Charles Schwab Must Face Auction-Rate Suit, Court Says
The San Francisco-based brokerage was sued by Andrew Cuomo in August 2009 when he was attorney general. A trial judge in Manhattan, Justice O. Peter Sherwood of state Supreme Court, granted Schwab’s motion to dismiss the case in 2011.
A four-judge appeals court panel today reinstated two of the four claims in the case, securities fraud allegations based on the state’s Martin Act law, saying the attorney general’s office presented enough evidence for a trial.
“We find the Martin Act causes of action to be sufficiently pleaded given the fact that the statute is remedial and should be broadly construed in order to attain its beneficial purpose,” Justice Richard Andrias wrote. “Under the statute, the word ‘fraud’ is broadly defined so as to embrace even acts which ‘tend to deceive the purchasing public.’ Based on this standard, the complaint sets forth actionable Martin Act claims notwithstanding the absence of a specific allegation that Schwab represented ARS to be liquid at times when they were illiquid.”
Auction-rate securities are municipal bonds, corporate bonds and preferred stocks whose rates of return are periodically reset through auctions. The attorney general’s office sued on behalf of investors who bought the securities through Schwab.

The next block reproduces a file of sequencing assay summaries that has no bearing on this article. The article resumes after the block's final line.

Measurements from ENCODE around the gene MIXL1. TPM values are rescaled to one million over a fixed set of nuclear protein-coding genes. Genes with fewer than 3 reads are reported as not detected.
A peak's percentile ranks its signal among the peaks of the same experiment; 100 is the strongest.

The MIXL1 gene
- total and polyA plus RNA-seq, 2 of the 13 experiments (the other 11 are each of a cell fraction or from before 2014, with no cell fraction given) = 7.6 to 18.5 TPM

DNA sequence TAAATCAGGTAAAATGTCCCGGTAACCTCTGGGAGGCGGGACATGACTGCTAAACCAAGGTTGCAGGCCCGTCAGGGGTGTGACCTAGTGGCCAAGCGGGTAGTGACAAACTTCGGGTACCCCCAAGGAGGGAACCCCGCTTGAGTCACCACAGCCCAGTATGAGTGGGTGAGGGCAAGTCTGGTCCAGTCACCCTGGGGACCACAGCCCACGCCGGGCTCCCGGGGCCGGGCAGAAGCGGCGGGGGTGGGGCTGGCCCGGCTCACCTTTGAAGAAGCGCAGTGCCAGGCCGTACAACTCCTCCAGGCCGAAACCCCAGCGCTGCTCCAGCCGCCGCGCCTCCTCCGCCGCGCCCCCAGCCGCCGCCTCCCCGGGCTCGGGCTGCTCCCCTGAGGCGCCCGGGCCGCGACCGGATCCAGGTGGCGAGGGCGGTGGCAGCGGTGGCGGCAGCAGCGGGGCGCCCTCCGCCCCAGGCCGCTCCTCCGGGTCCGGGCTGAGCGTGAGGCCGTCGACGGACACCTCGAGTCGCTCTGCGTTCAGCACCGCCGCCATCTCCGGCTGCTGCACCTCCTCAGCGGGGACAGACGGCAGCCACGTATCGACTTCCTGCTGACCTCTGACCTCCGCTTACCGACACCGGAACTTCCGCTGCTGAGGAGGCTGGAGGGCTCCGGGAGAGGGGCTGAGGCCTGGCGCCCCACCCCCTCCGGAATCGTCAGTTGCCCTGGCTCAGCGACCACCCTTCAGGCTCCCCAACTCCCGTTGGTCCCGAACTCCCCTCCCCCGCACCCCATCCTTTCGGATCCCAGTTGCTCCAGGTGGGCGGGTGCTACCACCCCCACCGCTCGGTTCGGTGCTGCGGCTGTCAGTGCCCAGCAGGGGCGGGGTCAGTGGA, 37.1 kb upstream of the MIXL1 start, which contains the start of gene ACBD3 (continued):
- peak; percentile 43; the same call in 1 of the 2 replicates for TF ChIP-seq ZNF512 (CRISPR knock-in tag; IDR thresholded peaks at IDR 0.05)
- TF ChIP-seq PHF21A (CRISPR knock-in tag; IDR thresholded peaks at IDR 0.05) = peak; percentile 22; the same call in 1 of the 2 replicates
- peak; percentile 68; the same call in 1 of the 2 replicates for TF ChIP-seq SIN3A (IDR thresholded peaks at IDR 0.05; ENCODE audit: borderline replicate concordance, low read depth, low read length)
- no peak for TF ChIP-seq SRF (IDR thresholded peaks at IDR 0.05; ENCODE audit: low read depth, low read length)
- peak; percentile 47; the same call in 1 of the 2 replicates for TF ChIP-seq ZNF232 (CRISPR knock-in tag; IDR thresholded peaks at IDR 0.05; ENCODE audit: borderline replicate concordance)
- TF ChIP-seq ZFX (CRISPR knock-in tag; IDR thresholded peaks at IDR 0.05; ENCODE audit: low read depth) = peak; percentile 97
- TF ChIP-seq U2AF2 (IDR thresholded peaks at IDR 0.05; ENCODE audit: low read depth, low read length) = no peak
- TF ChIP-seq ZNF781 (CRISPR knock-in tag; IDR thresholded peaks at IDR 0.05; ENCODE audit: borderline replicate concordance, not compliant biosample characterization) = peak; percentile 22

The company was accused of engaging in “fraudulent and deceptive conduct” and failing to disclose the risks involved in the investments.
Schwab argued that the complaint didn’t allege statements that were false when made or identify who made the misstatements, when and where they were made or how they were misleading, according to Sherwood’s order.
Sherwood said the complaint is “devoid of any allegation of misrepresentations made that were untrue when made,” noting that the attorney general’s office spent more than a year investigating before filing the suit.
The appeals court said Sherwood based its conclusion on a finding that there had been no failures in the auctions in the 20 years preceding August 2007 and erroneously evaluated the merits of the claims.
The company said it intends to fully defend its position and is confident the court will rule in its favor. About 98 percent of the auction-rate securities held by Schwab clients have been redeemed at par value, the company said in a statement.
“Unlike some other downstream brokerage firms, Schwab did not market or promote ARS, market or sell them to clients online or compensate its registered representatives for ARS transactions,” the company said. “Schwab’s role in these transactions was simply to accommodate clients when they asked for these types of products.”
The case is People of the State of New York v. Charles Schwab & Co. Inc., 453388/2009, New York State Supreme Court (Manhattan).
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